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First Asylum Seekers Expected To Arrive On Bibby Stockholm Barge On Monday

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The first arrivals on the controversial Bibby Stockholm barge are now expected on Monday, Sky News understands.

The project, which will see asylum seekers moved on to the barge to end the use of expensive hotels, has been beset by a number of delays.

Firefighters have warned the vessel, which is docked in Dorset’s Portland Port, is a “potential death trap” and raised concerns in particular about overcrowding.

Deputy prime minister Oliver Dowden said on Thursday he was confident the government will be able to address the safety issues raised, adding: “I’m absolutely certain we will be able to get people on this vessel in the coming weeks.”

A government source has now suggested the move will happen quicker than that, with the first batch of the 500 asylum seekers expected to arrive there on Monday.

Earlier this week, Sky News reported that delays to moving asylum seekers onto the Bibby Stockholm barge were now being caused by checks on working practices.

A Home Office source confirmed reports that fire safety issues did lead to initial setbacks, saying a door had been put on the wrong way around.

But now that has been fixed, there is another hold up because the Health and Safety Executive (HSE) is looking at working practices for port authority workers, they added.

The Fire Brigades Union (FBU) has said it believes the vessel was a “death trap”, but Net Zero Secretary Grant Shapps dismissed the claim, telling ITV there was “no reason why it wouldn’t be absolutely safe”.

The barge, which is currently docked in Portland on the coast of Dorset, was supposed to start accepting arrivals last week, but the date was pushed back as more work was needed.

The first people were then due to move on to the vessel on Tuesday this week, but that plan was also held up after last-minute meetings were held responding to fire safety concerns.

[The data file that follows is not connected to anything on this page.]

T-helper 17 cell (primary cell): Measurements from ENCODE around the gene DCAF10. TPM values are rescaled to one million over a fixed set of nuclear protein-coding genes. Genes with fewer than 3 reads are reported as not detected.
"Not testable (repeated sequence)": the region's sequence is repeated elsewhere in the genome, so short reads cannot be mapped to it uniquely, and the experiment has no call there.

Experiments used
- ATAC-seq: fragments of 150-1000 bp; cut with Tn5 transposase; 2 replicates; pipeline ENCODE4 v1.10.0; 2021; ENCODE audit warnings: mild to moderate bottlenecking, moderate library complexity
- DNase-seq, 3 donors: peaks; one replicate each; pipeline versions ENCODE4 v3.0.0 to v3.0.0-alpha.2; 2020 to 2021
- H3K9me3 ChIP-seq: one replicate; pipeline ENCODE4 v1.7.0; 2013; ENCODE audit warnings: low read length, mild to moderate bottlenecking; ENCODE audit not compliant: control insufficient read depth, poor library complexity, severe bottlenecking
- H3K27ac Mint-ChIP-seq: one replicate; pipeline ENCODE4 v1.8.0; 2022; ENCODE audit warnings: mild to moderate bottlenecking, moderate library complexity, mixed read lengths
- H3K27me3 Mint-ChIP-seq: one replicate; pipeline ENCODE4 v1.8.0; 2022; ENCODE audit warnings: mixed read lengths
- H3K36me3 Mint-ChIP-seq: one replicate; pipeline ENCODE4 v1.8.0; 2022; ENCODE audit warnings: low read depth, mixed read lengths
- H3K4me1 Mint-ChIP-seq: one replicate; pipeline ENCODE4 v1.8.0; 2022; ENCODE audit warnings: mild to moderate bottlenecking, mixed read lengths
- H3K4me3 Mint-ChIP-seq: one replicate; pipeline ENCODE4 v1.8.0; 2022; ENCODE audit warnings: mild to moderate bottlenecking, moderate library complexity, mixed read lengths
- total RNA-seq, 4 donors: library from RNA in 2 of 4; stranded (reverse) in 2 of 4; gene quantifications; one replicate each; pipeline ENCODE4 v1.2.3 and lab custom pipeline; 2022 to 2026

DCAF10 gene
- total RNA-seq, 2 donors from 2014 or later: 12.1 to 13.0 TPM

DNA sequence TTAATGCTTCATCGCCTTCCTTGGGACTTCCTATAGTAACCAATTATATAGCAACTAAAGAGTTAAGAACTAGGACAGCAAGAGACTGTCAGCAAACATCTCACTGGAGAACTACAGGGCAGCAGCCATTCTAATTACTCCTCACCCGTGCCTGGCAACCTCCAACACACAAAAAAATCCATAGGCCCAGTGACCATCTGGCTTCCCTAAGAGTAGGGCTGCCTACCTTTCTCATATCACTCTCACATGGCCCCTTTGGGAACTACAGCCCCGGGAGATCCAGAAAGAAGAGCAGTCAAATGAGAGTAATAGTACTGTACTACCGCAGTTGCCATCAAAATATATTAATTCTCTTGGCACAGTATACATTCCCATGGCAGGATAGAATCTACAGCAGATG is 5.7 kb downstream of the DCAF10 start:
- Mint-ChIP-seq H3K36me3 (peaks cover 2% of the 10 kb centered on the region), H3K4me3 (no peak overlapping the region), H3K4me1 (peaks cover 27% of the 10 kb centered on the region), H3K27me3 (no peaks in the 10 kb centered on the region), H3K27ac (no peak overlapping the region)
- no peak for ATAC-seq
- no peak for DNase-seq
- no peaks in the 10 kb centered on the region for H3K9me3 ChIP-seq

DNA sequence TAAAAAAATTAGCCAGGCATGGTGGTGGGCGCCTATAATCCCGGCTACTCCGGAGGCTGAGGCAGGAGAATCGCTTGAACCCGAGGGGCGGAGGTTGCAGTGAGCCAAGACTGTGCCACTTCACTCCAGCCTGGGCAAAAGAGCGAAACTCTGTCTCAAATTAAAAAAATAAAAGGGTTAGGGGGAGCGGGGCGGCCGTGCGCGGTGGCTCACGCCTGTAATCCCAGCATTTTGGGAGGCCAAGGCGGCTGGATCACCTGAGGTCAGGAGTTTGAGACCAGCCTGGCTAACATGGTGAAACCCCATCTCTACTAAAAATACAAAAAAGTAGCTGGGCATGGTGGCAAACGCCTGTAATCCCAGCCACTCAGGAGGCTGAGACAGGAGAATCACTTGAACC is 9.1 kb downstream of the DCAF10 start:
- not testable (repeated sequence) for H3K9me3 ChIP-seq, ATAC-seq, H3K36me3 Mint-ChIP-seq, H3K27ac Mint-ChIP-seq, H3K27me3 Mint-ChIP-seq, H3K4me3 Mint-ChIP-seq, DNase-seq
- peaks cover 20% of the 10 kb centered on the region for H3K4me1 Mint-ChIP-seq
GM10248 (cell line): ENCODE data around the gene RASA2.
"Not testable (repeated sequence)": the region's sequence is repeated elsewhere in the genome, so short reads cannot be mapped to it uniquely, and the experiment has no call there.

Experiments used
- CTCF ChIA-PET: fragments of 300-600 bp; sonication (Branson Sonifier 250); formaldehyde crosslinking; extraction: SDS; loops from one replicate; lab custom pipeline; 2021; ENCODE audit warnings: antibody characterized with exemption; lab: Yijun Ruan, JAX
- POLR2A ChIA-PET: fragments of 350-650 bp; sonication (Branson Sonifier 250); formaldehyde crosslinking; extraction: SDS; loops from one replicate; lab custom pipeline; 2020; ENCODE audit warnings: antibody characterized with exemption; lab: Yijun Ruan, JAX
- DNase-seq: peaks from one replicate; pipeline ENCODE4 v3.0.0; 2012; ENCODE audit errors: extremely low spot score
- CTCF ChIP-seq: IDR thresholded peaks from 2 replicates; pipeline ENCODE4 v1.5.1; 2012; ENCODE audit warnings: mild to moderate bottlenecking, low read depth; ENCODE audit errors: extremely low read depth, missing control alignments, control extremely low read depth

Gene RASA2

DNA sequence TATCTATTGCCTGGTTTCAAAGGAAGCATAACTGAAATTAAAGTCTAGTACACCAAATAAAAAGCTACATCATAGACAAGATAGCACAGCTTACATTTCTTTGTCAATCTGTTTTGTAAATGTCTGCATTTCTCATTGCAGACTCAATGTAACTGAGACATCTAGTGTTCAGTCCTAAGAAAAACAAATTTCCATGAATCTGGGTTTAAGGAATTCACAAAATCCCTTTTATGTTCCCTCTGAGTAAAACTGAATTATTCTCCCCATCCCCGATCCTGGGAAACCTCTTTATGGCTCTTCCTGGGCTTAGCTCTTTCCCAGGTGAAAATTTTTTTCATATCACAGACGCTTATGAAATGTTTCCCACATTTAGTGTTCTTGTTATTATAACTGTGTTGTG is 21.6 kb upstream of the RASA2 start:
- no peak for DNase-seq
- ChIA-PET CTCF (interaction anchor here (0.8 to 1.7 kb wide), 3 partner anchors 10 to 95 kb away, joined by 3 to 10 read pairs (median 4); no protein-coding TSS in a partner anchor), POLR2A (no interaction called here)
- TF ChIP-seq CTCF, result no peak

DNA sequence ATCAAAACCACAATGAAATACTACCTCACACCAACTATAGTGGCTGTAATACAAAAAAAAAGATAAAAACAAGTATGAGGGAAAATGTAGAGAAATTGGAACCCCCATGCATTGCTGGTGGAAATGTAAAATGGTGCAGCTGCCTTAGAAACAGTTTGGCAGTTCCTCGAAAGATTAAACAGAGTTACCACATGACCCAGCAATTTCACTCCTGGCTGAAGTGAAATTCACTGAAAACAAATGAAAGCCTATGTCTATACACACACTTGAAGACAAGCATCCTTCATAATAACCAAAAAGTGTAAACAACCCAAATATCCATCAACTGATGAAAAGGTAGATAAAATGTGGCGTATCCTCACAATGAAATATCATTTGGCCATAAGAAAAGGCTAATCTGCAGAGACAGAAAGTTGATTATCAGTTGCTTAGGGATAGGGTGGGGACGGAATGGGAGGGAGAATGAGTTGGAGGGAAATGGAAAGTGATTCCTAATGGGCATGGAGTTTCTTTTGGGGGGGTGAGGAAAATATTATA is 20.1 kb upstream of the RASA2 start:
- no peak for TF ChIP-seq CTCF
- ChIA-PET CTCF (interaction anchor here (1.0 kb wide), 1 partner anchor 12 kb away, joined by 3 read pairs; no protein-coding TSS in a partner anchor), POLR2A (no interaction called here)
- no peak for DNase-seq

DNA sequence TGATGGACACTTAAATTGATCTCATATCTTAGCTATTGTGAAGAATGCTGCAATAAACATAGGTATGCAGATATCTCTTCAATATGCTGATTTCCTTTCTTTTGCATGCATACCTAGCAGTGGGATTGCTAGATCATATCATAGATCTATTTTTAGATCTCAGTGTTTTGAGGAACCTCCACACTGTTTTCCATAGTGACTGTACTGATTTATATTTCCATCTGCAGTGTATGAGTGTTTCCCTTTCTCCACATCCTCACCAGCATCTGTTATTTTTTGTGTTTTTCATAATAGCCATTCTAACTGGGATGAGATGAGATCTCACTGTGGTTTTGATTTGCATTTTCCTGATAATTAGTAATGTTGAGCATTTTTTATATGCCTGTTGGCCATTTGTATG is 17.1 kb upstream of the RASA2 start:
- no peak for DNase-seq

Prime Rishi Sunak denied getting the barge up and running had been a “shambles”, telling LBC: “The point here is not is it next week, is it yesterday, the fact is this is an example of me doing something different that hasn’t been done before to help solve a serious problem.”

The 222-bedroom Bibby Stockholm will eventually house up to 500 male asylum seekers who are currently staying in hotels, as the government seeks to cut its accommodation costs while their claims are processed.

But the current plan is to start with 50 people – when the vessel is ready.

The barge will have 24-hour security and accommodate single men only, who will sleep in bunk beds with between two and six people per en-suite room.

Reports of fire safety issues surfaced in recent days, with the FBU claiming the government was taking “a reckless approach to the safety and wellbeing of both vulnerable refugees and firefighters”.

The FBU wrote to the Home Office to demand a meeting with Home Secretary Suella Braverman over the safety concerns, saying: “Fire does not discriminate and therefore neither should safety regulations.”

Asked about the concerns on Tuesday, Mr Sunak said: “All migrant accommodation has to go through a series of checks and inspections to make sure it complies with regulations. That’s what’s happening in this case.

“This is ultimately about fairness. I don’t think it’s fair that British taxpayers are forking out £6m a day to house illegal migrants in hotels.”